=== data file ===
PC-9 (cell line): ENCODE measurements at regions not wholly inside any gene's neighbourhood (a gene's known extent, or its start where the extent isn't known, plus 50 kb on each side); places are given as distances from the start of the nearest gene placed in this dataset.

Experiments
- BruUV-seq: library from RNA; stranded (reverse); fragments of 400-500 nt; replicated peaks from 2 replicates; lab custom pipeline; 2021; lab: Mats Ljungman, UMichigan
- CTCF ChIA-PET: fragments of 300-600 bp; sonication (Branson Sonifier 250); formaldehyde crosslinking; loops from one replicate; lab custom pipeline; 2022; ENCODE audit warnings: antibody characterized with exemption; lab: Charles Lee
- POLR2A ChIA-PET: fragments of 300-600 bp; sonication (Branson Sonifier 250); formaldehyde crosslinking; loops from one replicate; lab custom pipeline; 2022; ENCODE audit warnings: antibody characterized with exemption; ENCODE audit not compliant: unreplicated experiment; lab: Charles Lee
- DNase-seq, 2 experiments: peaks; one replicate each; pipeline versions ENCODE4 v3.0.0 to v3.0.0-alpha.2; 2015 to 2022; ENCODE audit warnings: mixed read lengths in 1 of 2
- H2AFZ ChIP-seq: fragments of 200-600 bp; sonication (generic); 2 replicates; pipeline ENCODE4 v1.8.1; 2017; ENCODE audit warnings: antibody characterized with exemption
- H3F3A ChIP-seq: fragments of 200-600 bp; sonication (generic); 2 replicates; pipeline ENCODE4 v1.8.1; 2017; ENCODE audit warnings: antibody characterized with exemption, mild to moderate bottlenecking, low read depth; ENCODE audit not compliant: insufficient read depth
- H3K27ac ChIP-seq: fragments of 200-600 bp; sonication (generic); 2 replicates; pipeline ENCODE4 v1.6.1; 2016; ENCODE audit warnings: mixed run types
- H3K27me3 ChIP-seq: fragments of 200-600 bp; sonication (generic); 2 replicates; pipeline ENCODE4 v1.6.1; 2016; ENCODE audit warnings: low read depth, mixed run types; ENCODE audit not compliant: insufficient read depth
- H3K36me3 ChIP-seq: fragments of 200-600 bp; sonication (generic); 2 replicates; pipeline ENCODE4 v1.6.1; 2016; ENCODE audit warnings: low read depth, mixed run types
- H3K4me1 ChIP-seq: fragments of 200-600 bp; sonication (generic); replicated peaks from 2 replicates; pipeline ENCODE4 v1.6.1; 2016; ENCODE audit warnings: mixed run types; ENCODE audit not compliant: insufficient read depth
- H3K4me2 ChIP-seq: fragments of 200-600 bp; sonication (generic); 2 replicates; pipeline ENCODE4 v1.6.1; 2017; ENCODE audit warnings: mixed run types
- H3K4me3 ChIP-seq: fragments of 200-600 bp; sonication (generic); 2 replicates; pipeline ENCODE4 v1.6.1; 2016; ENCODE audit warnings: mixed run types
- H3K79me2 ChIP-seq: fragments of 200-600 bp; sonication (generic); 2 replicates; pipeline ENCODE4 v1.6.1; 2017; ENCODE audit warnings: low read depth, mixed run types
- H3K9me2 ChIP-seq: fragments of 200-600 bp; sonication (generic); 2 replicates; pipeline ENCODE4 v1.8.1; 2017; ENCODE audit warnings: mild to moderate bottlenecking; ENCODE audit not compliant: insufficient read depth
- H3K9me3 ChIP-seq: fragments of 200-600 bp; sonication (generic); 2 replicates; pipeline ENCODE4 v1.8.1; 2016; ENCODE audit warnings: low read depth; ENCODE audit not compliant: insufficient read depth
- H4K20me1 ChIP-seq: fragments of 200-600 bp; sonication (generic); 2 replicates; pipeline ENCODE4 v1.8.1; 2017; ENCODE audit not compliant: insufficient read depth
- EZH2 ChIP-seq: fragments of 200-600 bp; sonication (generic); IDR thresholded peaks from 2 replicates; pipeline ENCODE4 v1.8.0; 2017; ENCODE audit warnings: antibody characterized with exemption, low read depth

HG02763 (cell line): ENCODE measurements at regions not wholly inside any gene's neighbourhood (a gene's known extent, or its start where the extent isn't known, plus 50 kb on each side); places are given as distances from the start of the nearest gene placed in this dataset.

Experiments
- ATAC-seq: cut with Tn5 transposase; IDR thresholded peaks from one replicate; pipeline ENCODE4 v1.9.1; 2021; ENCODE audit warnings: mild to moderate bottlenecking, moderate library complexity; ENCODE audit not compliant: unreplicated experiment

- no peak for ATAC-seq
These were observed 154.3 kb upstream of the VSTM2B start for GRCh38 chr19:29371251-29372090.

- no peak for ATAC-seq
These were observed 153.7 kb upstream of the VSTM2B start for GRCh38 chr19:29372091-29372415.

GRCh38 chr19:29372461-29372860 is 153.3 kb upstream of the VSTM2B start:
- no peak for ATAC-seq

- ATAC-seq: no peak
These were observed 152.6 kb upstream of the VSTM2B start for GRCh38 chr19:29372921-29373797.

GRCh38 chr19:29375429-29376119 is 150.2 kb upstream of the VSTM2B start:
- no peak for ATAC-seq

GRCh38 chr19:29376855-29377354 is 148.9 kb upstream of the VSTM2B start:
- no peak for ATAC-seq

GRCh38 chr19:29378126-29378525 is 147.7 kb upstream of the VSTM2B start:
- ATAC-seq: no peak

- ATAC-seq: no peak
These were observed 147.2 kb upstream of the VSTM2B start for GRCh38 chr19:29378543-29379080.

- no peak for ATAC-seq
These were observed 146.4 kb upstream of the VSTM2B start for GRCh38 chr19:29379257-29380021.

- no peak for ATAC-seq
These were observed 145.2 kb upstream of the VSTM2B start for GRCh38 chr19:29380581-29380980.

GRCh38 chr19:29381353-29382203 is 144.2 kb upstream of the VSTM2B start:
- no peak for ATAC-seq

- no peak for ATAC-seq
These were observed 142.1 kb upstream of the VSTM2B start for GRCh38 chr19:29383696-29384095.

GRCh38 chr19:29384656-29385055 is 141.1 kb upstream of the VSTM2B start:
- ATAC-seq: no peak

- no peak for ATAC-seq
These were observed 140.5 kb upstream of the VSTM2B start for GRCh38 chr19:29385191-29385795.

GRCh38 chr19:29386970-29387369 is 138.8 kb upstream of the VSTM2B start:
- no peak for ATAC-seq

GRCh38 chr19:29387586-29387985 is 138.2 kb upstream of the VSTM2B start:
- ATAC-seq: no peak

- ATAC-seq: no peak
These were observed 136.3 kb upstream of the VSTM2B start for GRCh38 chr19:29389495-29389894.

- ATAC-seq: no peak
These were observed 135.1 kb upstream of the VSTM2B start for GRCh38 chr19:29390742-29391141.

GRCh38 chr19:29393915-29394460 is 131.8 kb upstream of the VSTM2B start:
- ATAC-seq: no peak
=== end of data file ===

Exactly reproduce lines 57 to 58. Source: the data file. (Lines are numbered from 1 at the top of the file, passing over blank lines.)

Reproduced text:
- ATAC-seq: no peak
These were observed 135.1 kb upstream of the VSTM2B start for GRCh38 chr19:29390742-29391141.